With the upheaval that is occurring in the Middle East and North Africa, the role of social media has come into the spotlight due to its role in the current situation and the regions’ history of strong government influence over the control of media.
Social media has provided an opportunity for many activists, most of them young people, to express their views and promote their activism to a larger audience, over 17 million in the MENA region, than was ever possible before. Protestors are using sites such as Twitter and Facebook to help organize and get the word out about their cause. In an article for Triple Helix Online, Anna Collins explains the role of social media in this region by stating, “the vast social networking platforms provided by venues like Facebook allow users to mobilize so discretely and in such substantial numbers that they have a better chance at successfully transforming their dictatorial governance structures than those employing more customary means of protest.”
Many of the countries in this region are used to the governments having the final say on which tv stations, newspapers and radio stations were allowed to operate and what topics they were allowed to discuss. However, with the explosion of social media within the last five years, many of the laws that the government instituted to help them achieve this control have become outdated.
In order to keep up with the emergence of social media, governments around the Middle East and North Africa region have begun to seek ways in which to gain some control over the issue. Qatar, Syria and Yemen have all been working over the past few months to pass laws that will help curb the freedom that these outlets present for their citizens.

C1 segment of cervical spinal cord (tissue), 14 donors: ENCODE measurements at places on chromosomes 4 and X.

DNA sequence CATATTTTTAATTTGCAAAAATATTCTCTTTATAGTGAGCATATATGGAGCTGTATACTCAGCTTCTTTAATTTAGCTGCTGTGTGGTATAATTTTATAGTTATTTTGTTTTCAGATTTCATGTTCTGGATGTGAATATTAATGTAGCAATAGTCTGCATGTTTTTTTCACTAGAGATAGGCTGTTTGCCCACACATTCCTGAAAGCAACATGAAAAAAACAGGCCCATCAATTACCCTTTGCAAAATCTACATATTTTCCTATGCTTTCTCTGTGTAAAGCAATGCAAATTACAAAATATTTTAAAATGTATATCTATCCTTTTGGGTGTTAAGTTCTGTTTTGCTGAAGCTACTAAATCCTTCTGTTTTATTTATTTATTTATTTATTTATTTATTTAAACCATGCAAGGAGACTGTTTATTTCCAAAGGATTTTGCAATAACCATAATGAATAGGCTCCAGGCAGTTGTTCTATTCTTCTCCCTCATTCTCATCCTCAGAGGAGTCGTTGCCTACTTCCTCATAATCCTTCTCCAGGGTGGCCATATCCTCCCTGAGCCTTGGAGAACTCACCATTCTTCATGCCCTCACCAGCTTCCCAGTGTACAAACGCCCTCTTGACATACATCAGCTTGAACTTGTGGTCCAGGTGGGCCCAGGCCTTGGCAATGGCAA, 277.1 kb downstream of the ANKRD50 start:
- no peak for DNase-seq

Additionally, with the freedom of speech of this regions’ citizens in jeopardy, the social media sites have not kept quiet about the restrictions of their websites. Last week when the Egyptian government shut down the internet, Google, Twitter and Facebook all criticized the decision. Facebook came out with a statement that said, “Although the turmoil in Egypt is a matter for the Egyptian people and their government to resolve, limiting internet access for millions of people is a matter of concern for the global community,” Facebook spokesman Andrew Noyes said. Moreover, Google and Twitter created an avenue for Egyption users to circumvent to internet shutdown by allowing them to post messages through phone calls.
Even though social media has had a large part in bringing social activists together, Collins warns that it is unlikely to be successful in the long run. “Given the impersonal nature of Facebook and the extensive authority available to autocratic rulers, however, it is more likely that not only will Facebook-style campaigns fail to achieve desired results, they will also make it more difficult for advocacy groups to coalesce over the long term.”